Year in Soccer: Canadians Set Attendance Milestones in 2015

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What was the highlight of the Year of Soccer in Canada? Regardless of competition, team success, or individual achievements, the highlight that brought everything together was the support of their home fans – the proverbial 12th man.

Whether it was Canada standing for the national anthem and scoring winning goals in FIFA competitions on home soil, or Canadian clubs winning their international matches, lifting trophies, and scoring memorable goals on a weekly basis, the football fans were always there in big numbers over the 2015 calendar year.

From Canada’s sporting landscape in 2015, the top-seven one-day attendances for stadium competitions were all soccer matches, with the top-two the CONCACAF Champions League Final in Montréal (61,004) and the FIFA Women’s World Cup Canada 2015 quarter final in Vancouver (54,027). The latter was a record for a Canadian national team match of any sport on home soil.

The FIFA Women’s World Cup Canada 2015 drew a record 1,353,506 cumulative spectators over 52 matches, with an average of 26,539 per match. The average was more than 14 times greater than the average for international women’s football matches during qualifiers in 79 other countries. The total, meanwhile, was greater than any other FIFA competition outside the men’s FIFA World Cup.

The average attendance for Canada’s five matches was 48,380, with three of the matches over 50,000.

From 52 matches, the FIFA Women’s World Cup Canada 2015 also set provincial soccer attendance records in four of the six provinces: 54,027 in British Columbia; 53,058 in Alberta (featuring the Christine Sinclair penalty goal); 32,716 in Manitoba; and 13,138 in New Brunswick.

In CONCACAF Champions League, the Impact’s three championship stage matches drew attendances of 38,104 for the quarter finals (with a thunderous applause on Cam Porter series-winning goal), 33,675 for the semi finals, and 61,004 for the Grand Final. The average for the three 2014-15 CONCACAF Champions League matches in March and April was 44,261.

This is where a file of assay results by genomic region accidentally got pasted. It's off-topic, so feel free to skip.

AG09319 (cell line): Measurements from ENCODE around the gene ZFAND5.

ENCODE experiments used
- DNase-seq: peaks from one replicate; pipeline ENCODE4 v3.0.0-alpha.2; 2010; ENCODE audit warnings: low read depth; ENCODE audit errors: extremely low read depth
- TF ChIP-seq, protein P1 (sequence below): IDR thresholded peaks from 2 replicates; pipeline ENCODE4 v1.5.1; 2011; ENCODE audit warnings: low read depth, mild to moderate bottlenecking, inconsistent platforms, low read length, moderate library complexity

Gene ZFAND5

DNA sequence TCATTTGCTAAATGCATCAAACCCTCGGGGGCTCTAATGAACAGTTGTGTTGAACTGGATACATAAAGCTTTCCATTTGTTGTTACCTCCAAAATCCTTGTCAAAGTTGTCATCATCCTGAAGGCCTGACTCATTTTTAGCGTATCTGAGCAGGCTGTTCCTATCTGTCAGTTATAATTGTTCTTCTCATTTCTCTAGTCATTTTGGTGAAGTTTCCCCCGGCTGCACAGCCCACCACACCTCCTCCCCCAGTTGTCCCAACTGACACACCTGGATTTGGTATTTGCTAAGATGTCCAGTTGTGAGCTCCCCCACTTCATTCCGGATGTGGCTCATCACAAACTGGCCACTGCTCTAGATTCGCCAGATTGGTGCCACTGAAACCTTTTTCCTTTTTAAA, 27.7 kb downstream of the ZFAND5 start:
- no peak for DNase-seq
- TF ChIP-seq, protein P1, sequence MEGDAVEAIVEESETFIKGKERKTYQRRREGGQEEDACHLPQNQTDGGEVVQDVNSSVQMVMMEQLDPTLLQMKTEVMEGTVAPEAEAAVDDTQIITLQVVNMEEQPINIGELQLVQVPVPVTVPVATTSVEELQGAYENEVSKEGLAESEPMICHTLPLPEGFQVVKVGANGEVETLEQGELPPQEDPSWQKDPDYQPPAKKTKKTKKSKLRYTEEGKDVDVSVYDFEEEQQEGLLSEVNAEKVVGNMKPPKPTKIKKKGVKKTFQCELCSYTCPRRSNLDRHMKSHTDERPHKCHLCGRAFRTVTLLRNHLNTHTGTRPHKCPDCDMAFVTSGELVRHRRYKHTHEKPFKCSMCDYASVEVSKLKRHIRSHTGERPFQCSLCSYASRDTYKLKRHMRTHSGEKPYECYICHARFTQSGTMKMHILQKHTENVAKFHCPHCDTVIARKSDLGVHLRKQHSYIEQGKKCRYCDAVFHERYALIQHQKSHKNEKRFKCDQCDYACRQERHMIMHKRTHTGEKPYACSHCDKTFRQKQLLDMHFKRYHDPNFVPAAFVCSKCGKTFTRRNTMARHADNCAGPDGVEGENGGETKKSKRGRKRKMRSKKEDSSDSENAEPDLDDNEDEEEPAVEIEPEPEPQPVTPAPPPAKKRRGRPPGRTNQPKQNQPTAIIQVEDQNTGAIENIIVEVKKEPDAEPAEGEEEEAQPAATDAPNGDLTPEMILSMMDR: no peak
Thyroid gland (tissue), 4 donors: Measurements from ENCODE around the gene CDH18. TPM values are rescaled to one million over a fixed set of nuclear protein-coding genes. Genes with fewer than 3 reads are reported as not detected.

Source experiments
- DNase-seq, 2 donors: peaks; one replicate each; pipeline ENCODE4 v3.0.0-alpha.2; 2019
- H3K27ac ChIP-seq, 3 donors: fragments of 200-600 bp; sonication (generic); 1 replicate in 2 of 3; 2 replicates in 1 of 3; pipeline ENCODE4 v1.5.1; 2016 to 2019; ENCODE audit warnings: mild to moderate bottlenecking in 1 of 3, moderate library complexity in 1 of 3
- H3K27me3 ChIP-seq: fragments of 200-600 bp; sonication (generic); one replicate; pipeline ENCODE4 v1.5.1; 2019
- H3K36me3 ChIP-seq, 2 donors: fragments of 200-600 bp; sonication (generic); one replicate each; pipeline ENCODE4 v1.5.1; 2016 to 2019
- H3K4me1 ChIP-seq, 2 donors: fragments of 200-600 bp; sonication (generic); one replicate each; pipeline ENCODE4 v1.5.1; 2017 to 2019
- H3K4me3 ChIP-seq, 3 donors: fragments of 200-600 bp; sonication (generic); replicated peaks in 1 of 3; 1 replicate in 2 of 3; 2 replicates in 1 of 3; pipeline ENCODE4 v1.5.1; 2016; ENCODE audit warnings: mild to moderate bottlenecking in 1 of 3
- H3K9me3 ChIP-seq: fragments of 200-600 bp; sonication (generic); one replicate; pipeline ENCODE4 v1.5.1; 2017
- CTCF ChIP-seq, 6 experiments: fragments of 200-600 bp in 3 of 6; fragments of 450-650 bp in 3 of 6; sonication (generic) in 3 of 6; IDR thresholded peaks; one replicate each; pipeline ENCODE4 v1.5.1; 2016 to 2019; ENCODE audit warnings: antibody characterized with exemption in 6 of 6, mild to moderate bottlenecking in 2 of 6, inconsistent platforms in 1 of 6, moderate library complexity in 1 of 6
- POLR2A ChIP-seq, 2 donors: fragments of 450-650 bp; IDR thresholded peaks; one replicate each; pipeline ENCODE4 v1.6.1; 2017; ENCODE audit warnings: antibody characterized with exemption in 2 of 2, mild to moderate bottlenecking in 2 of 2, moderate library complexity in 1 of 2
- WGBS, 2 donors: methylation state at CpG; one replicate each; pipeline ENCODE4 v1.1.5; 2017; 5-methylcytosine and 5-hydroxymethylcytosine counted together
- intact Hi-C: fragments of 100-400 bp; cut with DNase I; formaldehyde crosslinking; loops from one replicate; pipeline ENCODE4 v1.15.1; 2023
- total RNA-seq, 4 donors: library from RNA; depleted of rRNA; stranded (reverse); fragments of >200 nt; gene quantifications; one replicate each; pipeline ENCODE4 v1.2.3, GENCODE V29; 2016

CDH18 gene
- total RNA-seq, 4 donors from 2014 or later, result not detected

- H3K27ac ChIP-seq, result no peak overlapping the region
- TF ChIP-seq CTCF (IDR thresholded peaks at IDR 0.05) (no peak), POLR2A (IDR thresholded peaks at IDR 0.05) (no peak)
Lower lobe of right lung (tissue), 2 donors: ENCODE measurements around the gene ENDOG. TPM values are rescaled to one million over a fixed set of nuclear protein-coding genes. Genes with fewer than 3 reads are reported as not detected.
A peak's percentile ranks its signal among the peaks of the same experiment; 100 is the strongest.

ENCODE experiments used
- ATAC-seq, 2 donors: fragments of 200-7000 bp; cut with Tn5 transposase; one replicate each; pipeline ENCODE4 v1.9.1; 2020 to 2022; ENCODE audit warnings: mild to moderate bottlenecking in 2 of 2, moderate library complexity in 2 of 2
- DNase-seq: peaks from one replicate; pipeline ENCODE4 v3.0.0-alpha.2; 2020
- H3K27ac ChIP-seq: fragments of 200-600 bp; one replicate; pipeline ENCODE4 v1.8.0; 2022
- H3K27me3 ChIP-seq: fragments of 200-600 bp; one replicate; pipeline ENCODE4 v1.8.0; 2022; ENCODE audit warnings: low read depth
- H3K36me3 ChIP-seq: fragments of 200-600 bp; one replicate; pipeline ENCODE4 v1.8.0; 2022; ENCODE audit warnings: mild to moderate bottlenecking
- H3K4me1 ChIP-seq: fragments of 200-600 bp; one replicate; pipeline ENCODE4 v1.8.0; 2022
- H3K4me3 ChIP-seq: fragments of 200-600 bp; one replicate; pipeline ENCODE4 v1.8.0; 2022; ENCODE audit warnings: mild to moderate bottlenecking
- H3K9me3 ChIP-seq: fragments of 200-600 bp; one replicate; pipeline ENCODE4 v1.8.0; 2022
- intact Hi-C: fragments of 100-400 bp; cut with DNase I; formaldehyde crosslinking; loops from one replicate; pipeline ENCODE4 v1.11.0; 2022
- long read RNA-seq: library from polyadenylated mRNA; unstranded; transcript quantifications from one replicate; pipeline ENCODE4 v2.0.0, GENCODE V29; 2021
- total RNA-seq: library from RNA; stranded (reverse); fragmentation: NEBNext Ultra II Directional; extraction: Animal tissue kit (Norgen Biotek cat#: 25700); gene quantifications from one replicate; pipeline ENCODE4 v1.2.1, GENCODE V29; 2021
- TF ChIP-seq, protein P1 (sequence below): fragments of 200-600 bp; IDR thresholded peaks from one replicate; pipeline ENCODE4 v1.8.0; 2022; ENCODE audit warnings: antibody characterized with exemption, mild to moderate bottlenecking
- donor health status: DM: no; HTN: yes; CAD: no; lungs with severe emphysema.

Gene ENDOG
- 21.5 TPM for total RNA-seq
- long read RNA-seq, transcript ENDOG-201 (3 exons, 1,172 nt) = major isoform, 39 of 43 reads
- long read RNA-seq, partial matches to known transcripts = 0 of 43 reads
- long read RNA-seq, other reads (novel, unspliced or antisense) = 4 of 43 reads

In Major League Soccer, 51 matches in Canada drew more than one million cumulative spectators (1,048,254) for an average of 20,554 per home match in either Montréal, Toronto, or Vancouver. Toronto FC had the fourth-highest attendance in MLS with an average of 23,451 per match, including a season-best 30,266 for an all-Canadian clash against Montréal. Then in the MLS playoffs, Vancouver drew 27,837 for their home conference semi finals on 8 November.

In North American Soccer League, Ottawa Fury FC set an NASL post-season attendance record with 9,346 spectators, all of whom were treated to a pair of Tom Heinemann goals in a 2:1 a.e.t. win. Their record was broken one week later with 10,166 attending the Soccer Bowl final in New York.

Following the club season, Canadian supporters capped a terrific season by acting as Canada’s 12th man at the 2018 FIFA World Cup Russia Qualifiers home match in Vancouver on 13 November. Indeed, it was a 1:0 victory celebrated on home soil, capturing a crucial three points to kick off the CONCACAF semi-final stage on Canada’s Road to Russia 2018.

That home win drew 20,108 fans, a record for Canada Soccer’s Men’s National Team in the Province of British Columbia. It is a record that supporters are sure to surpass when Canada continues their Road to Russia on 25 March 2016 against Mexico at BC Place.

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